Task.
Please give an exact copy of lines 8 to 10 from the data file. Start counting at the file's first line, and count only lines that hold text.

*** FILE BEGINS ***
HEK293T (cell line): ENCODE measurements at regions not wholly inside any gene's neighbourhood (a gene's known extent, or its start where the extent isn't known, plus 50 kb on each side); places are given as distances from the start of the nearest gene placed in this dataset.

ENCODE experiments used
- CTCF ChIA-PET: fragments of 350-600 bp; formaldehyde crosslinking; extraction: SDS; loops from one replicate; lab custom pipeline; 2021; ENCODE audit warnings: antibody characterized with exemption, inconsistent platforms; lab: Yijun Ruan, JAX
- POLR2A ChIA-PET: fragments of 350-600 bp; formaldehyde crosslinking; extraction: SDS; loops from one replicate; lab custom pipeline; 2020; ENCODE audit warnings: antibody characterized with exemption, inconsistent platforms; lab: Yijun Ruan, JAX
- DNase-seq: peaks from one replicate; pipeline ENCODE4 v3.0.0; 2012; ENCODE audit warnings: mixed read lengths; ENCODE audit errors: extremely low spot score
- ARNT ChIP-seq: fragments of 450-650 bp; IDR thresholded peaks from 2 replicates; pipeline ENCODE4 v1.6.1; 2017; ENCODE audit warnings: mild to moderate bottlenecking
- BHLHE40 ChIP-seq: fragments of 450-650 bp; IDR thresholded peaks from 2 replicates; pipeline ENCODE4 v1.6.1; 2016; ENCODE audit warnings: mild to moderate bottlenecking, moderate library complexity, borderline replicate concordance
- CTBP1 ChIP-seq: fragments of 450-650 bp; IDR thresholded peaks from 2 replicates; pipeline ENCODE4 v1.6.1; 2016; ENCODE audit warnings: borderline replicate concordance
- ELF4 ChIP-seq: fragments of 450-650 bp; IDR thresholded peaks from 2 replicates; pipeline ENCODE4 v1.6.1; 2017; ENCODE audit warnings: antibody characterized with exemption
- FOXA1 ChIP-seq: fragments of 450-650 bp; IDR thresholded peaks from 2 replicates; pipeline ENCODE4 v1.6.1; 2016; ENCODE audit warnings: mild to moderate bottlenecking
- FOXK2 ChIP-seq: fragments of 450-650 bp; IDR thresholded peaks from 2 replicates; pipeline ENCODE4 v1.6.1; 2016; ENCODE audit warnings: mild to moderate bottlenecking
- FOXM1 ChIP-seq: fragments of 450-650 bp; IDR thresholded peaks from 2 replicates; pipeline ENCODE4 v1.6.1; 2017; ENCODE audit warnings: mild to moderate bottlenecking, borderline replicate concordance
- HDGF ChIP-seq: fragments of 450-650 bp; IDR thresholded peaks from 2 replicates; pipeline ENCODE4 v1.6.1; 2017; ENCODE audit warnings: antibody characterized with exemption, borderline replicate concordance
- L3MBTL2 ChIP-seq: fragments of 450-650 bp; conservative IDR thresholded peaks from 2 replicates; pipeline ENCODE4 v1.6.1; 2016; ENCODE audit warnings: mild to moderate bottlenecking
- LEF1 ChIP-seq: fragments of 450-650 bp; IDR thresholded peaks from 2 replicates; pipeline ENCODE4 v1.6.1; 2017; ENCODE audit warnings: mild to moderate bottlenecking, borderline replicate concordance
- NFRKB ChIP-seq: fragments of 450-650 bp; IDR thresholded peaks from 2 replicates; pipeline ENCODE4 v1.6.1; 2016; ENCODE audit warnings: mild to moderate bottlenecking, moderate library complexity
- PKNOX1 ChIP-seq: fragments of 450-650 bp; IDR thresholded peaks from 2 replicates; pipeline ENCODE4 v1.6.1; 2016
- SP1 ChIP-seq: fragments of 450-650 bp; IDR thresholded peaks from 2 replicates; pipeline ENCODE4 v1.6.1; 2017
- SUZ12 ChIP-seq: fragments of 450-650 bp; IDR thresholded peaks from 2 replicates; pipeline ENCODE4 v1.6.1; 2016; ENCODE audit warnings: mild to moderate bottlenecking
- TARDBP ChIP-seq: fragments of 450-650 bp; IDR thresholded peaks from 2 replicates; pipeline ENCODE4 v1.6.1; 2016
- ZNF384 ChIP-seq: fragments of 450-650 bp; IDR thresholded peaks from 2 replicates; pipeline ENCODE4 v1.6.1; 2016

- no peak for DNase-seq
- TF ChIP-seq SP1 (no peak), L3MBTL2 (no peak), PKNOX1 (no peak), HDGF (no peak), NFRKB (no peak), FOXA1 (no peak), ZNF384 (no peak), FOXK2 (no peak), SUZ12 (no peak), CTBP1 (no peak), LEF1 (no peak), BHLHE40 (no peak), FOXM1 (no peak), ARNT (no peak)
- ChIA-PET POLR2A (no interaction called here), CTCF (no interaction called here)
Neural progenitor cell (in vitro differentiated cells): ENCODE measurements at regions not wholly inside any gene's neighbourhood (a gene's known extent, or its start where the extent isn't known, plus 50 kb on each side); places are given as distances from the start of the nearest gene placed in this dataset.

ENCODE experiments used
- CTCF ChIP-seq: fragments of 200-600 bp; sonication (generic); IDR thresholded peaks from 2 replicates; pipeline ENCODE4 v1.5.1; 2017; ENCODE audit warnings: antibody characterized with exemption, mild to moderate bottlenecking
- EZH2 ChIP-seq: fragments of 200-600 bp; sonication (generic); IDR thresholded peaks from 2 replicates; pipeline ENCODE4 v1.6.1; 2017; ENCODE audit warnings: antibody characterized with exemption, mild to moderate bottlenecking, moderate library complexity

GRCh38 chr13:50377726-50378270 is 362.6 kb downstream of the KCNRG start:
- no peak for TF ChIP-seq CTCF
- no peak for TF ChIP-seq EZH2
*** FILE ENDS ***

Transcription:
- CTBP1 ChIP-seq: fragments of 450-650 bp; IDR thresholded peaks from 2 replicates; pipeline ENCODE4 v1.6.1; 2016; ENCODE audit warnings: borderline replicate concordance
- ELF4 ChIP-seq: fragments of 450-650 bp; IDR thresholded peaks from 2 replicates; pipeline ENCODE4 v1.6.1; 2017; ENCODE audit warnings: antibody characterized with exemption
- FOXA1 ChIP-seq: fragments of 450-650 bp; IDR thresholded peaks from 2 replicates; pipeline ENCODE4 v1.6.1; 2016; ENCODE audit warnings: mild to moderate bottlenecking